PANCE Blueprint EENT (7%)

Infectious and inflammatory disorders (PEARLS)

NCCPA™ PANCE EENT Content BlueprintOropharyngeal disorders ⇒ Infectious and inflammatory disorders

Aphthous ulcers (ReelDx)
ReelDx Virtual Rounds (Aphthous ulcers)
Patient will present as → a 22-year-old complaining of a painful sore for 2 days.  He denies any alcohol or tobacco use and otherwise feels fine. The examination is significant for a 2-mm round ulceration with a yellow-gray center surrounded by a red halo on the left buccal mucosa

Single or multiple small, shallow ulcers with a yellow-gray fibrinoid center with red halos

DX: Diagnosis is made by history and clinical presentation

  • Biopsy should be considered for ulcers lasting more than 3 weeks
  • Rule out an oral manifestation of systemic disease: More likely if persists >3 wk or associated with constitutional symptoms.  Focus on symptoms of eyes, mouth, genitalia, skin, GI tract, allergy, diet history, and physical exam

TX: viscous lidocaine 2–5% applied to ulcer QID after meals until healed

Candidiasis (ReelDx)
ReelDx Virtual Rounds (Oral Candidiasis)
Patient will present as → a 3-week-old infant with decreased appetite and a rash in her mouth. On physical exam, you note white plaques on her tongue that scrape off with a tongue depressor and bleed slightly. Potassium hydroxide (KOH) preparation of the scrapings demonstrates budding yeasts with hyphae.

Immunocompromised, young patients

  • Painful, white fluffy patches that can be scraped off and may bleed when scraped (candidiasis can "come off") leaving an erythematous, friable base

DX: Potassium Hydroxide (KOH) prep for diagnosis

TX: Antifungals, which are available in several forms (i.e., ketoconazole or fluconazole orally, clotrimazole troches, nystatin liquid rinses)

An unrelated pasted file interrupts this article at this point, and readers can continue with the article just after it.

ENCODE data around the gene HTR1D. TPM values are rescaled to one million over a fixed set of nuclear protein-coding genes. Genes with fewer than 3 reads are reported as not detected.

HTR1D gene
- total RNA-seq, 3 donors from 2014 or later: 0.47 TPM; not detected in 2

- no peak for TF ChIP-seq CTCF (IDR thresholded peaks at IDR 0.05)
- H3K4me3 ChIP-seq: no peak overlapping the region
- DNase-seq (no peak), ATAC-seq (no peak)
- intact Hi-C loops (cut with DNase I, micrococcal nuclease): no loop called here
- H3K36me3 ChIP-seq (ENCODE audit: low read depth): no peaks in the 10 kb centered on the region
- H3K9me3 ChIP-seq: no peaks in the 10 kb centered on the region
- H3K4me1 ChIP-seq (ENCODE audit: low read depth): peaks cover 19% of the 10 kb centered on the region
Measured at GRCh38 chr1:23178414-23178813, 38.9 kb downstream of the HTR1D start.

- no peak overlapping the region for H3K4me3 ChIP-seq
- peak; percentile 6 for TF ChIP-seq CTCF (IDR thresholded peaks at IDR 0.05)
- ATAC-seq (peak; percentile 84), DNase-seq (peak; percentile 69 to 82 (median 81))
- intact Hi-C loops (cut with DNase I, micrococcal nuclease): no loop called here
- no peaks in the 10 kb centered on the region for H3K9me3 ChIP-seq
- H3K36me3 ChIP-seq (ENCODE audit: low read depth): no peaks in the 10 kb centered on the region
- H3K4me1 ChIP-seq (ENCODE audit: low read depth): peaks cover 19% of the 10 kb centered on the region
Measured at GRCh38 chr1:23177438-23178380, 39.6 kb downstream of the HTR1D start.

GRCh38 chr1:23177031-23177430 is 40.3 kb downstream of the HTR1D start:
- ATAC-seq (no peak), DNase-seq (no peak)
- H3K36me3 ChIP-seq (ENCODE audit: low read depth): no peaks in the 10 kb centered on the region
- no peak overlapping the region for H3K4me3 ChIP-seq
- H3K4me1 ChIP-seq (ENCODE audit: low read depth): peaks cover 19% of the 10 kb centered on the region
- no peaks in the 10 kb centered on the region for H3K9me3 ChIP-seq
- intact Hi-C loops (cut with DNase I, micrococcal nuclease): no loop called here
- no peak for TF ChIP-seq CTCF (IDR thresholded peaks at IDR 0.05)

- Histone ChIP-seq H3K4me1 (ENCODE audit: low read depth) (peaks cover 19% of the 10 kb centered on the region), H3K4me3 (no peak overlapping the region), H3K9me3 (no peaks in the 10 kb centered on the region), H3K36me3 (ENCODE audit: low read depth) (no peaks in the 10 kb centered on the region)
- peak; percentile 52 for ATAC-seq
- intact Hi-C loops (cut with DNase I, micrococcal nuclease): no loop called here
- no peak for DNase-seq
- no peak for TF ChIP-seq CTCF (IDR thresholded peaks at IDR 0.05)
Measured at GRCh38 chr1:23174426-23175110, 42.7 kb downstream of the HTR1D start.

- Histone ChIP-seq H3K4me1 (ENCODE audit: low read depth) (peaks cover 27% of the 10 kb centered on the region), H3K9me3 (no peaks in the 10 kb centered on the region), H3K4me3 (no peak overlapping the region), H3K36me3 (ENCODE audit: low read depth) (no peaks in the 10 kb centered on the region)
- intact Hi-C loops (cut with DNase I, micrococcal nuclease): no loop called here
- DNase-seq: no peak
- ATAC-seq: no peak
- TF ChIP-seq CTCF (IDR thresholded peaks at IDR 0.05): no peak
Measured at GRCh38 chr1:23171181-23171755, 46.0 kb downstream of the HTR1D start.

Deep neck infection
Patient will present as → a 51-year-old male patient who underwent extraction of the mandibular right third molar. Seven days after the surgery, the patient developed facial edema, fever, intraoral purulent discharge, and extreme local pain.  Infectious cavities in the right and left submandibular, pterygomandibular, and pharyngeal regions were observed on computed tomography scans.

Deep neck space infections most commonly arise from a septic focus of the mandibular teeth, tonsils, parotid gland, deep cervical lymph nodes, middle ear, or sinuses

  • Classic manifestations of these infections include high fever, systemic toxicity, and local signs of erythema, edema, and fluctuance
  • The most common organisms isolated from deep neck space infections are viridans streptococci

DX: Computed tomography (CT) is the imaging modality of choice for the diagnosis of deep neck space infection

  • MRI is useful for assessing the extent of soft tissue involvement and for delineating vascular complications

TX: Antibiotics, aspiration or surgical drainage should be performed

Epiglottitis
Patient will present as → a 3-year-old who is brought into the emergency room by her parents. The child has had a high fever, sore throat, and stridor. She has a muffled voice and is sitting up on the stretcher drooling while leaning forward with her neck extended. The patient’s parents are adamantly against vaccinations, claiming that they are a “government conspiracy.” You order a lateral neck x-ray, which shows a swollen epiglottis. The patient recovered following treatment with prednisone and ceftriaxone.

Unvaccinated patient leaning forward, drooling, stridor and distress (tripod position and muffled voice)

  • H. influenza type B (Hib)

DX: Lateral radiograph: Thumbprint sign

TX: Secure airway, admit, IV Ceftriaxone, and IV fluids

Oral herpes simplex (ReelDx)
ReelDx Virtual Rounds (Oral herpes simplex)
Patient will present as → a 17-year-old female complaining of a painful rash on her cheek. She says that it has come and gone a few times before and that she usually can feel itching and a tingling discomfort before a break out of the lesions. On physical exam, you observe clusters of small, tense vesicles on an erythematous base.

HSV type 1, vesicular lesions all in the same stage of development, a prodromal period of tingling discomfort or itching

DX: Diagnosis is clinical; laboratory confirmation by culture, PCR, direct immunofluorescence, or serologic testing can be done

TX: Symptomatic treatment with antipyretics and analgesia is recommended. IV hydration is sometimes needed in cases of decreased oral intake